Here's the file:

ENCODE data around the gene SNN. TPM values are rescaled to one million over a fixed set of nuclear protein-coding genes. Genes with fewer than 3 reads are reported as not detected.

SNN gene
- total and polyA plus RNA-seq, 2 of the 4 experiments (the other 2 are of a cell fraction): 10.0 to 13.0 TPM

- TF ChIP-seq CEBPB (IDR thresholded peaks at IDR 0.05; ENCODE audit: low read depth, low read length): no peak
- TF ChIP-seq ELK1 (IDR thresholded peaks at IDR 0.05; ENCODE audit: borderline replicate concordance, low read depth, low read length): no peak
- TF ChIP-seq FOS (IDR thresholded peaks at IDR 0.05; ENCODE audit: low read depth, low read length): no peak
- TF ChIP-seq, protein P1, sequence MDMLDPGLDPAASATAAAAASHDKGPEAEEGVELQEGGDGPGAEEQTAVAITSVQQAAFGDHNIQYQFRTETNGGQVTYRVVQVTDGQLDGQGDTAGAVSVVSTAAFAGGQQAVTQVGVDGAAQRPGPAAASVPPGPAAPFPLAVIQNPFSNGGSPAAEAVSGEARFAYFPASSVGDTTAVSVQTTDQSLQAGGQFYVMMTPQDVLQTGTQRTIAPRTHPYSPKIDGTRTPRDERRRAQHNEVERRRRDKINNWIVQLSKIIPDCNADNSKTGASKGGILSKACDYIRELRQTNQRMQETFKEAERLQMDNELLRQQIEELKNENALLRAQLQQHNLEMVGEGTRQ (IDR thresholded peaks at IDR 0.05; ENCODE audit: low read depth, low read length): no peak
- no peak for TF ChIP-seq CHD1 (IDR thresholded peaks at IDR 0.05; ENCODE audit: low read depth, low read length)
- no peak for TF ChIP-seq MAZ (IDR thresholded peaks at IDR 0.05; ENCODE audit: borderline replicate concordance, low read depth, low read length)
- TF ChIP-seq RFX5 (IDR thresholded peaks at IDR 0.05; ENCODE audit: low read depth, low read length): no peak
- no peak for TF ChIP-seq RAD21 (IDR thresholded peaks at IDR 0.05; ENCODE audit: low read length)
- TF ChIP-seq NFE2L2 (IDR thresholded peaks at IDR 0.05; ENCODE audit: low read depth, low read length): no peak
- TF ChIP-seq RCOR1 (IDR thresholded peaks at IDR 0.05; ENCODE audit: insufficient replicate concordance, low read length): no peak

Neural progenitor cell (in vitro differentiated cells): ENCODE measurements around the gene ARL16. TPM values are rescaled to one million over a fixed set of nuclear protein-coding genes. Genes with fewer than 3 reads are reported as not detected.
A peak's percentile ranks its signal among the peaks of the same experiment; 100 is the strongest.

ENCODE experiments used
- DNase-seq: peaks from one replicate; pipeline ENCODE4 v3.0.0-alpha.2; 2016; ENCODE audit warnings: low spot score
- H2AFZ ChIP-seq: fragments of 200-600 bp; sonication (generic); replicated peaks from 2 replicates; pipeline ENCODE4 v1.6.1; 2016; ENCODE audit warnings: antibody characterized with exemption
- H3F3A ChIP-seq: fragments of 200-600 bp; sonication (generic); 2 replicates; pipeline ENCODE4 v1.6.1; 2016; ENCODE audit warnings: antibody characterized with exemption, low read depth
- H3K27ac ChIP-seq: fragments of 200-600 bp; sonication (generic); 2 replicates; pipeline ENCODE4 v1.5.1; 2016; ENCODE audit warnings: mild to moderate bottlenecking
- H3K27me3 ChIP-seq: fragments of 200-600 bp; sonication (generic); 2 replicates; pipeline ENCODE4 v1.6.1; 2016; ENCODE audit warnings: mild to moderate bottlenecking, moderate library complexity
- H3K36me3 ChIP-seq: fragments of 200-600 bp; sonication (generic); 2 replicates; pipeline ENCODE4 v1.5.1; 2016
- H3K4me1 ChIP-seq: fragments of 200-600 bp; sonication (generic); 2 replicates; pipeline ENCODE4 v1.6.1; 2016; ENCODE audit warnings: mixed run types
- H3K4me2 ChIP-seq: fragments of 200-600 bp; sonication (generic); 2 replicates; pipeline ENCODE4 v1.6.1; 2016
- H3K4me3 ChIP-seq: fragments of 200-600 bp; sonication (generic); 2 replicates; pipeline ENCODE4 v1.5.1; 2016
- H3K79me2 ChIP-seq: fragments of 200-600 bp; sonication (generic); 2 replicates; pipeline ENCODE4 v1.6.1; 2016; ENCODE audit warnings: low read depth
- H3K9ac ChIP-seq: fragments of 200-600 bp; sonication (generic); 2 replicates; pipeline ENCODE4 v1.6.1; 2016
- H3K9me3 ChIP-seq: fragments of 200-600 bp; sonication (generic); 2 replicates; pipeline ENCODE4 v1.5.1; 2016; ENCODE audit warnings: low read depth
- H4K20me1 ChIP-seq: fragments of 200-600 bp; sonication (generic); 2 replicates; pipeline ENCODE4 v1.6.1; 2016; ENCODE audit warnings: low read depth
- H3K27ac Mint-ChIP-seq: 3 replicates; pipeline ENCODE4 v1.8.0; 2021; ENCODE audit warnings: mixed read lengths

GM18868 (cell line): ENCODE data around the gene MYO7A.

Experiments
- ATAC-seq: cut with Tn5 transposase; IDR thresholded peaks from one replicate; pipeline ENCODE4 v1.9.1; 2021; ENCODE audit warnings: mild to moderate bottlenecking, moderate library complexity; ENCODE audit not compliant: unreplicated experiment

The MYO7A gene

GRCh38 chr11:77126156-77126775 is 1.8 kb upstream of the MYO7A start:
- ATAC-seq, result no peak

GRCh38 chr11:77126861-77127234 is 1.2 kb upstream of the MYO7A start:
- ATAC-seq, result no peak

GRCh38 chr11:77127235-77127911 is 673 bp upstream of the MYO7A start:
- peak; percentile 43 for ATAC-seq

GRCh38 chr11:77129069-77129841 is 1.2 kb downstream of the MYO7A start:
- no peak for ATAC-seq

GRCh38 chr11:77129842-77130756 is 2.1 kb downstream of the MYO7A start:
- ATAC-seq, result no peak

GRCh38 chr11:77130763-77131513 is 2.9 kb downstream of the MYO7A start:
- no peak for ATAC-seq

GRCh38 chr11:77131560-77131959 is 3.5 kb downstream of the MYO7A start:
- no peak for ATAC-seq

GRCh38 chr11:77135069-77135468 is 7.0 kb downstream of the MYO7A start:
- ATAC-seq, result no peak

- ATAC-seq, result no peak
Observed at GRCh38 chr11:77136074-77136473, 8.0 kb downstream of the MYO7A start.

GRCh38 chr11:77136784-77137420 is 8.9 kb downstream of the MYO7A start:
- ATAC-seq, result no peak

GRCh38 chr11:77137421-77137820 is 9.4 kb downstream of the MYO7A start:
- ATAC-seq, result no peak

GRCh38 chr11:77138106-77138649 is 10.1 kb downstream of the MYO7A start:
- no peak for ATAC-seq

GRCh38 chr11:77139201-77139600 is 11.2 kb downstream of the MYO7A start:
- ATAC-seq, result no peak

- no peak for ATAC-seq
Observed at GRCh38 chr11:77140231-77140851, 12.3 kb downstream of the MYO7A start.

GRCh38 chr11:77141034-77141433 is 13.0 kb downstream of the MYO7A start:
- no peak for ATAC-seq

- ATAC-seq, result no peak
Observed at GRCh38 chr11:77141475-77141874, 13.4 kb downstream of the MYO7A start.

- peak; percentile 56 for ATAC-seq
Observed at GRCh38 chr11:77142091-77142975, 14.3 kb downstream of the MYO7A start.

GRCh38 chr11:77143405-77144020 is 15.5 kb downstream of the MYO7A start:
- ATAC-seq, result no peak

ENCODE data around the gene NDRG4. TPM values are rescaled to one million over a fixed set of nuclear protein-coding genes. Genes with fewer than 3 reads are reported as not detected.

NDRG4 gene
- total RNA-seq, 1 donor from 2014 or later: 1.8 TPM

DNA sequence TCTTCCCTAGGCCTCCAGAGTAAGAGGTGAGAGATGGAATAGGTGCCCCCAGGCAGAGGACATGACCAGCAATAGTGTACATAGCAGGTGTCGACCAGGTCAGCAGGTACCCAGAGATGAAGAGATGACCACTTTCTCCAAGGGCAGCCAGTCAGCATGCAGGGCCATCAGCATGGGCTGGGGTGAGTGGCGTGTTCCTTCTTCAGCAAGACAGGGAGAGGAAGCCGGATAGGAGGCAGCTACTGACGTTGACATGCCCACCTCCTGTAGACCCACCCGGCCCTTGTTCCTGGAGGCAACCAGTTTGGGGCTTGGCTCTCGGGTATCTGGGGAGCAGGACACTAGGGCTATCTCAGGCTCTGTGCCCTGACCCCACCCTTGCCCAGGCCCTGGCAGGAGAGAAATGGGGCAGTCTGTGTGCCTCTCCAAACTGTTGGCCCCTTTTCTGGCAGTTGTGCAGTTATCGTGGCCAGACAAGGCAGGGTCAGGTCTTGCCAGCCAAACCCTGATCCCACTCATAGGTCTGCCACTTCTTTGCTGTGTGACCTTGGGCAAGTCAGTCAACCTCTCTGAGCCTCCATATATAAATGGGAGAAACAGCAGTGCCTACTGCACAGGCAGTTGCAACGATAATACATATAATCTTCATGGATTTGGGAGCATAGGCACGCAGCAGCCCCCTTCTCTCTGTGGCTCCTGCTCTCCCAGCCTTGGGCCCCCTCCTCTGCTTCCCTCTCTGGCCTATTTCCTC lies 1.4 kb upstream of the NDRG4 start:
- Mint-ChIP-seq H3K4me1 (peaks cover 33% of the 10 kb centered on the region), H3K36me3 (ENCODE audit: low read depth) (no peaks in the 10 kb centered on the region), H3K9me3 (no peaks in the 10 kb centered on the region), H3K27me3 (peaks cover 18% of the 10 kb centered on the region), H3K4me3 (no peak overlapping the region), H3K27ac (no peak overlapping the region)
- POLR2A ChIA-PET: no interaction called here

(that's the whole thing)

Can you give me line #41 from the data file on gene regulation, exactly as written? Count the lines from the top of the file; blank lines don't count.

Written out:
GRCh38 chr11:77129069-77129841 is 1.2 kb downstream of the MYO7A start: